This is a crazy question, but we were wondering the other night: Do retirees drive more miles per week, month and year, than when we were working? We have more time to do road trips and pleasure travel.
The answer seems to be no, at least if you’ve retired at usual ages rather than in your forties.
According to the U.S. Department of Transportation, the average person 65 and older drives 7,646 miles per year, and those who are 55 to 64 drive 11,972. But people in their twenties, thirties and forties drive more than 15,000 miles per year.
Interestingly, though not surprisingly, males in all age groups drive considerably more miles per year than females.
We’ve purchased a 2010 Subaru Forester from my brother to give to our daughter when she graduates from college in May – her first car. But we discovered that the owner’s manual is missing. We want her to read it and follow it, not act as if the car will take care of itself. How do we get a three-year-old owner’s manual?
Subaru and many other carmakers have downloadable owner’s manuals online. Just type in the model and year and it’s yours.
I congratulate you for making sure your daughter knows there are requirements for keeping her vehicle running smoothly. Although people her age are adept at working through the Web and finding what they need, I recommend that rather than telling her the information is there, print it out (even though I’m normally very stingy about making paper copies) and put it in a binder.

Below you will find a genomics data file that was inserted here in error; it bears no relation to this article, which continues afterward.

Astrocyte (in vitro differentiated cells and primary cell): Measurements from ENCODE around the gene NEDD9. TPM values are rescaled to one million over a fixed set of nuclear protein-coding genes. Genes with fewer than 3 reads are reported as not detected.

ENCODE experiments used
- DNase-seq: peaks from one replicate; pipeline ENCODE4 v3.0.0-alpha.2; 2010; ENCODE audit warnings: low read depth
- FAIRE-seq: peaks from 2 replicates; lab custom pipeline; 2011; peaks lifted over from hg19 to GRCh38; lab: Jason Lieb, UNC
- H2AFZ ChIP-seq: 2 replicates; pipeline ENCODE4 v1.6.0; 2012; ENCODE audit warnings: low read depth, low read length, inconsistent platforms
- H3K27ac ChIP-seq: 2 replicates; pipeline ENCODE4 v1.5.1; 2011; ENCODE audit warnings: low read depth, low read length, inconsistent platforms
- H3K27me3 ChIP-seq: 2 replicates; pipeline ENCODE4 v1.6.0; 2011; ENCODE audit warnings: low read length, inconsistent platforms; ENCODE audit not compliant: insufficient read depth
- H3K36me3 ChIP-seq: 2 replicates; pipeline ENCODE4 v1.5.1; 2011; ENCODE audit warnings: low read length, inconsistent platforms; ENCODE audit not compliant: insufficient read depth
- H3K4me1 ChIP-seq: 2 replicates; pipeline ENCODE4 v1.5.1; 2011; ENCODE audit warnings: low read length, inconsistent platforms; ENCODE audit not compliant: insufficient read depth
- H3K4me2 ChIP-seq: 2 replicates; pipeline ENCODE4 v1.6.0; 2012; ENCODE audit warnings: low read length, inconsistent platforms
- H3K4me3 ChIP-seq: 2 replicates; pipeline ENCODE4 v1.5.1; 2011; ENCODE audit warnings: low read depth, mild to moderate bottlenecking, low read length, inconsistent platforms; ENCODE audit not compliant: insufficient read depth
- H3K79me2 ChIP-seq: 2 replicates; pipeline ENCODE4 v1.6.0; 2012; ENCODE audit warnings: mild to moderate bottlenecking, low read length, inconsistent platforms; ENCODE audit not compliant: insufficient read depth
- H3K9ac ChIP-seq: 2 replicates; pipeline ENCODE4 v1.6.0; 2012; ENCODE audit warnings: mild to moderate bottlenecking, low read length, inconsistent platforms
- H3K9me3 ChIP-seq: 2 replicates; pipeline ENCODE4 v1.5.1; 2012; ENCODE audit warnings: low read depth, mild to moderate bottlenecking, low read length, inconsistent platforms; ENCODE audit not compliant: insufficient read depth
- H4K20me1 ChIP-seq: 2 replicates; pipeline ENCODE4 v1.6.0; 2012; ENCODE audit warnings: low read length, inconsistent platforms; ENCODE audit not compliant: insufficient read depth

A packet of pages serves as a constant reminder. Without it, she may decide that maybe someday she’ll go online – then if she doesn’t, necessary maintenance is left undone. Also, if the car breaks down on the road, she may needs specs or an illustration about how to position a jack to change a tire. She may also be without her computer or in an area where she can’t call it up on her phone.
The navigation system information is a different file so you don’t have to print that if the car has none.
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